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Vazquez, Red Sox still have a lot to show

@paul_casella
September 15, 2019

PHILADELPHIA -- Red Sox manager Alex Cora acknowledged that he likely would have handled multiple things differently during this weekend's series against the Phillies at Citizens Bank Park had his club still been in postseason contention. He may have used his bench differently in the later innings of Saturday's victory.

PHILADELPHIA -- Red Sox manager Alex Cora acknowledged that he likely would have handled multiple things differently during this weekend's series against the Phillies at Citizens Bank Park had his club still been in postseason contention.

He may have used his bench differently in the later innings of Saturday's victory. Mookie Betts and Brock Holt might have attempted to play through their ailments. That said, the Red Sox don't plan on mailing in the final two weeks of the season. Nor do they care about playing spoiler, despite dealing a massive blow to the Phillies' postseason chances with Sunday's 6-3 victory to complete a sweep in the brief two-game Interleague set.

"It’s not that we want to spoil people’s parties or whatever," Cora said prior to the series. "No, we want to play because we want to win games."

Box score

Frankly, it's uncharted territory for Cora in his brief tenure as Boston's skipper. At this time last year, the Red Sox were 8 1/2 games better than any other team in baseball and had all but wrapped up home-field advantage for their eventual World Series run. Cora's only concern was finding the right balance to keep everyone healthy and fresh down the stretch.

"My only experience as a coach is playing all the way until Nov. 1," Cora said. "But at the same time, there are a few things that I’m watching and looking ahead to see what happens over the next couple days, couple weeks."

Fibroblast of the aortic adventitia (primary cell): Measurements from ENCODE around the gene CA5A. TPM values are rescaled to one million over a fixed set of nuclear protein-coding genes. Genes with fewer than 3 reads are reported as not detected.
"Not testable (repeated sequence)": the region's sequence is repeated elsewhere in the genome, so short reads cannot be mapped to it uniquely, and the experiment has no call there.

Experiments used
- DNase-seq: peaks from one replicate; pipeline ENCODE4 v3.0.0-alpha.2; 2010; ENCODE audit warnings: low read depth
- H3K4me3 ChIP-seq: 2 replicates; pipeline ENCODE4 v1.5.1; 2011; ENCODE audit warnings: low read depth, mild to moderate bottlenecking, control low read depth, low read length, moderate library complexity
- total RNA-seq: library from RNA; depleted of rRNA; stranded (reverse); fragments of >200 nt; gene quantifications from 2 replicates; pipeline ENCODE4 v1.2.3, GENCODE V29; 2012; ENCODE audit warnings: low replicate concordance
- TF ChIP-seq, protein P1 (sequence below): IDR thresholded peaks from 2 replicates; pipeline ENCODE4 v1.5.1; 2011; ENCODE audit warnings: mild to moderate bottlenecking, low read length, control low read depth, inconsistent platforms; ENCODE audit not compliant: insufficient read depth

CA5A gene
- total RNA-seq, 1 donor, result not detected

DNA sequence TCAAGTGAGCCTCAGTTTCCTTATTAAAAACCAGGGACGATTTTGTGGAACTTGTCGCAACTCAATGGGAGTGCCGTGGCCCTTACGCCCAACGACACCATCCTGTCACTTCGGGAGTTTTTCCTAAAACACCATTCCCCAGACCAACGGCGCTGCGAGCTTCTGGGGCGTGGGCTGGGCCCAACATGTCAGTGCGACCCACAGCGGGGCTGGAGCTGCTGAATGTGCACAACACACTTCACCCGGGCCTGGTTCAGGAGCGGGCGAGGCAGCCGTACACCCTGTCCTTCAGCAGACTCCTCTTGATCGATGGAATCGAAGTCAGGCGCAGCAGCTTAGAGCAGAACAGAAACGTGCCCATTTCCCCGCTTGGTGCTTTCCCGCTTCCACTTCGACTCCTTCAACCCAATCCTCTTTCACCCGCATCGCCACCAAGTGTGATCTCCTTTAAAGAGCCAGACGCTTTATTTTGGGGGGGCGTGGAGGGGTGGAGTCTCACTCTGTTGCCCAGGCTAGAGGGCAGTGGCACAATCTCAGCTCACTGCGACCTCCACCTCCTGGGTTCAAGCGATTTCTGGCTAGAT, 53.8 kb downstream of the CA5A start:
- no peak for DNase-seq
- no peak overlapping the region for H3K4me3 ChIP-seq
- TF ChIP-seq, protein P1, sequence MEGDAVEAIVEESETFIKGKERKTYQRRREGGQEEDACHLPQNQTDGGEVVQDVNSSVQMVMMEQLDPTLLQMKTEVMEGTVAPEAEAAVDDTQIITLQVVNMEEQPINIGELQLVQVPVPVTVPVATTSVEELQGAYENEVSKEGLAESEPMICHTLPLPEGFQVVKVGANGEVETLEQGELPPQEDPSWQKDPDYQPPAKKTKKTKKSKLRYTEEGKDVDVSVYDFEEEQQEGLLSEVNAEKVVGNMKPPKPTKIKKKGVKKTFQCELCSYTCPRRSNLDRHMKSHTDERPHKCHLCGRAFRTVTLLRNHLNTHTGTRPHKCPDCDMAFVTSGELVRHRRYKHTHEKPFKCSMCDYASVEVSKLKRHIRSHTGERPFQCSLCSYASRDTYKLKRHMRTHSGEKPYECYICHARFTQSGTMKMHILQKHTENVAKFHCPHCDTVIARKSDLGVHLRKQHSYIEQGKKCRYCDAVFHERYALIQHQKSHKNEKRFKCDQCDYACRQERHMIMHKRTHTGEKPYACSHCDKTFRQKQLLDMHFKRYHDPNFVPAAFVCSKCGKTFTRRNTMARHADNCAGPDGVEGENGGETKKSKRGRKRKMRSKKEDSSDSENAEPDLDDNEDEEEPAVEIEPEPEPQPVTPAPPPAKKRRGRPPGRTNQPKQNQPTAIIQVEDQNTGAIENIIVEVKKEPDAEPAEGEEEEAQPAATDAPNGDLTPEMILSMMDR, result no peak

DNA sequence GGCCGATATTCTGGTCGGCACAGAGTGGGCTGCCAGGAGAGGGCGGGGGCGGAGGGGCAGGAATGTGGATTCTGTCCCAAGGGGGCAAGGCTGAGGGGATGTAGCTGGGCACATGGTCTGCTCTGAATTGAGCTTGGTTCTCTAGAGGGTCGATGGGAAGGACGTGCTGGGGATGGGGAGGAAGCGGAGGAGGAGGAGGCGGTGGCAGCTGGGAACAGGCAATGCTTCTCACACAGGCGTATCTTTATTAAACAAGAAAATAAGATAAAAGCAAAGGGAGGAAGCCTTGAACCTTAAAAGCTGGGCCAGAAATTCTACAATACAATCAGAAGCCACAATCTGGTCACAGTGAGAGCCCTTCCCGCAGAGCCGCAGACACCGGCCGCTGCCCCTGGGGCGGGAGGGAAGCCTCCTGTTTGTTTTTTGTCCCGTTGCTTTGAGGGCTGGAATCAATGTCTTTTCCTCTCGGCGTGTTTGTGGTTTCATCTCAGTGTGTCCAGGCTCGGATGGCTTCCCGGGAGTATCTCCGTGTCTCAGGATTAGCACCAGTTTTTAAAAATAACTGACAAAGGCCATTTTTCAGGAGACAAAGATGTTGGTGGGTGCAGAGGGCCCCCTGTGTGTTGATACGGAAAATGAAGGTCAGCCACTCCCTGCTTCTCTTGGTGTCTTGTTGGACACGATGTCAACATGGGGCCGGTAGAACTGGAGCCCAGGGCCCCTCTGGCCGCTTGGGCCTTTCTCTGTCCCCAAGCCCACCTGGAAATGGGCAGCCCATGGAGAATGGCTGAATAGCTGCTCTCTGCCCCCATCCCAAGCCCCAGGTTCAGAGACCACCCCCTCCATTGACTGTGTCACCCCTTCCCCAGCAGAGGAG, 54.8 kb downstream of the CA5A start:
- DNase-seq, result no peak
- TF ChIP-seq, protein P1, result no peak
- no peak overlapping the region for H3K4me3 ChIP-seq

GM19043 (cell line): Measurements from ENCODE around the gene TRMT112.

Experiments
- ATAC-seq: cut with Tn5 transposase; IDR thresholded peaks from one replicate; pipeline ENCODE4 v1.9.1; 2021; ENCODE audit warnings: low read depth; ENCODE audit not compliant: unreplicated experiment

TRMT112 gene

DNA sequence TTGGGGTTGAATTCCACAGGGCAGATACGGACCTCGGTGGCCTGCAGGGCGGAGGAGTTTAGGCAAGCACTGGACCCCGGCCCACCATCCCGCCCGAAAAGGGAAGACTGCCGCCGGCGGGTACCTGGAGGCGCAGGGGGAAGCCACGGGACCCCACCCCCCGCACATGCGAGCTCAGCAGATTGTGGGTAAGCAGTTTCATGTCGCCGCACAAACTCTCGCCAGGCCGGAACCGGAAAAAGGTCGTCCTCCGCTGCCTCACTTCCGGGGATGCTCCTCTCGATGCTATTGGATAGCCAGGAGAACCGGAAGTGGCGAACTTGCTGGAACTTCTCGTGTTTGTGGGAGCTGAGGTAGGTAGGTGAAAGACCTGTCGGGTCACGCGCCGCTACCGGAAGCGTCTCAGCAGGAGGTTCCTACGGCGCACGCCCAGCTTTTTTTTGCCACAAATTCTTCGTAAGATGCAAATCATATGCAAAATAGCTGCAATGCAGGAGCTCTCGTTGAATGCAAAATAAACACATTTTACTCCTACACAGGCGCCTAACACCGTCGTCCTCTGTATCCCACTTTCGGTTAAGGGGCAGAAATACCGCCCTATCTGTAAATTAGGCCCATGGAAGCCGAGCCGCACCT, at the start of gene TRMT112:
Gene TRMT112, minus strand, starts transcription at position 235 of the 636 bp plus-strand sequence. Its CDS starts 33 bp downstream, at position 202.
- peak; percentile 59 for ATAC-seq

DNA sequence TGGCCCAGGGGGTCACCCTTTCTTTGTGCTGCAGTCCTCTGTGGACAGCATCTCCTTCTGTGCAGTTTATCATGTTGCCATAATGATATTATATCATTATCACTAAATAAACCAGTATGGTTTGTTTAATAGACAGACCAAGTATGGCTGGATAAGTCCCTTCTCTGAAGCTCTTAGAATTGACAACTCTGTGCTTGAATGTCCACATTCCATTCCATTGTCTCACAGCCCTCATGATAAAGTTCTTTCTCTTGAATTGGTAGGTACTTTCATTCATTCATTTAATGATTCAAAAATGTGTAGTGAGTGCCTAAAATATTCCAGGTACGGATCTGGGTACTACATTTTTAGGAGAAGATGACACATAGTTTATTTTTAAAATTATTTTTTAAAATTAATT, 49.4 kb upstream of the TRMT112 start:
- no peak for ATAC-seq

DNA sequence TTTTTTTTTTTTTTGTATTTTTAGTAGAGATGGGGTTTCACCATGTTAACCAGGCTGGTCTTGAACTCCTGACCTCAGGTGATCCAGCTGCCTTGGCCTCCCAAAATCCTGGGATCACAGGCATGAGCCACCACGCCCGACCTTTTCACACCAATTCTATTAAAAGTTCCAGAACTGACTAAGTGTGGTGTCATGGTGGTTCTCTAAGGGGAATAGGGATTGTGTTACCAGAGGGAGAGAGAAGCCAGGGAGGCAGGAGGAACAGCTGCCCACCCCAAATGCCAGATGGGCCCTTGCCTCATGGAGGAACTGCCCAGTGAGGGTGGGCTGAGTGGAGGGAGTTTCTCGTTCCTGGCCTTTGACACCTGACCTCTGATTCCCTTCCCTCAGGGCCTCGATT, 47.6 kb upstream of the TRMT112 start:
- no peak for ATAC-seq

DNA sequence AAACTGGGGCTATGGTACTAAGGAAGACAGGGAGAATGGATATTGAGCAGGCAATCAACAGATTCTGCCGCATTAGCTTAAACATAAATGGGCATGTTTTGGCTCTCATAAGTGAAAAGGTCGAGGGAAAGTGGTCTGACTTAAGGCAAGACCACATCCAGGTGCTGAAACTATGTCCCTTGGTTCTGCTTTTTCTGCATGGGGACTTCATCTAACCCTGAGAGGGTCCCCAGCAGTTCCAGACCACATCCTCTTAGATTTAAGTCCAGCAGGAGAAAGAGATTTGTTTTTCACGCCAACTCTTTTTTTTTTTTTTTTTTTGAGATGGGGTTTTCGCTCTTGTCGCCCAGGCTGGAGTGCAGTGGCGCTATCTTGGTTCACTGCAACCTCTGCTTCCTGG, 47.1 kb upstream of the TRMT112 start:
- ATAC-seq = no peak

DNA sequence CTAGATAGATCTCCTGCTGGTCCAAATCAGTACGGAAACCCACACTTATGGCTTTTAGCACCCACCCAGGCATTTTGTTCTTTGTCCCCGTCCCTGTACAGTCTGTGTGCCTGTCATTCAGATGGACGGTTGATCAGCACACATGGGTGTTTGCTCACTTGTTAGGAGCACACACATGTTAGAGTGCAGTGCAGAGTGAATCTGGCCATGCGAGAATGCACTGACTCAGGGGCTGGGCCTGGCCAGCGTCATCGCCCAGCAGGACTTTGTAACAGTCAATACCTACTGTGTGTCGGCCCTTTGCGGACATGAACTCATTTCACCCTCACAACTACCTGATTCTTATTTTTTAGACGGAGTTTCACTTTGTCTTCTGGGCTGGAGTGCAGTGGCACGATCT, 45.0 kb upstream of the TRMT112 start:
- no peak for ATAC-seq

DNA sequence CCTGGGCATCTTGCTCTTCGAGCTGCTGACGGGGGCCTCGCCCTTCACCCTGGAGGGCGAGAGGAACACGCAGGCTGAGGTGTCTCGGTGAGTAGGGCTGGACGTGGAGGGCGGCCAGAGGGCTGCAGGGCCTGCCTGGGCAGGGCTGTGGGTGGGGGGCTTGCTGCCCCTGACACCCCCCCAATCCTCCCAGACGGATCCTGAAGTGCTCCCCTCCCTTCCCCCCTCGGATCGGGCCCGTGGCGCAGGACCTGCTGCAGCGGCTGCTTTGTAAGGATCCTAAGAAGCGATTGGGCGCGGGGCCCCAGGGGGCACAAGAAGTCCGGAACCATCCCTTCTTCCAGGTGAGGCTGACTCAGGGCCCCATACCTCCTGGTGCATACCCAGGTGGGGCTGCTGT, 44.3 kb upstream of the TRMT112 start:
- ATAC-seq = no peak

It's an opportunity for someone like Rick Porcello to prove he can still contribute to a big league rotation, even if it's not in Boston. It's a chance for someone like Andrew Benintendi to end a down season on a high note. For some, like Christian Vázquez, it's simply a time to put the icing on a breakout year.

All of that was on display, to some extent, in Sunday's win.

Vazquez keeps rolling

While Porcello and Benintendi look for answers, Vazquez is simply focused on staying in a groove over the next two weeks. He continued his breakout campaign Sunday by clubbing his first career grand slam in the third inning. He added a solo homer in the sixth for his first career multi-homer game. Vazquez had been stuck on 19 homers since Aug. 27.

Grand slams mean 30% off pizza

“A lot," Vazquez said, when asked how much he'd been thinking about hitting his 20th homer. "Yeah, it’s tough to see that No. 19 up there, but now it’s 21. It’s very important to finish strong. Then come into next year and keep rolling.”

Vazquez also had an RBI double and a clutch hit to set up the game-winning sacrifice fly in Saturday's victory. After struggling to a .207 average and only three homers in 80 games last year, Vazquez is hitting .273 with 21 homers and 65 RBIs this season.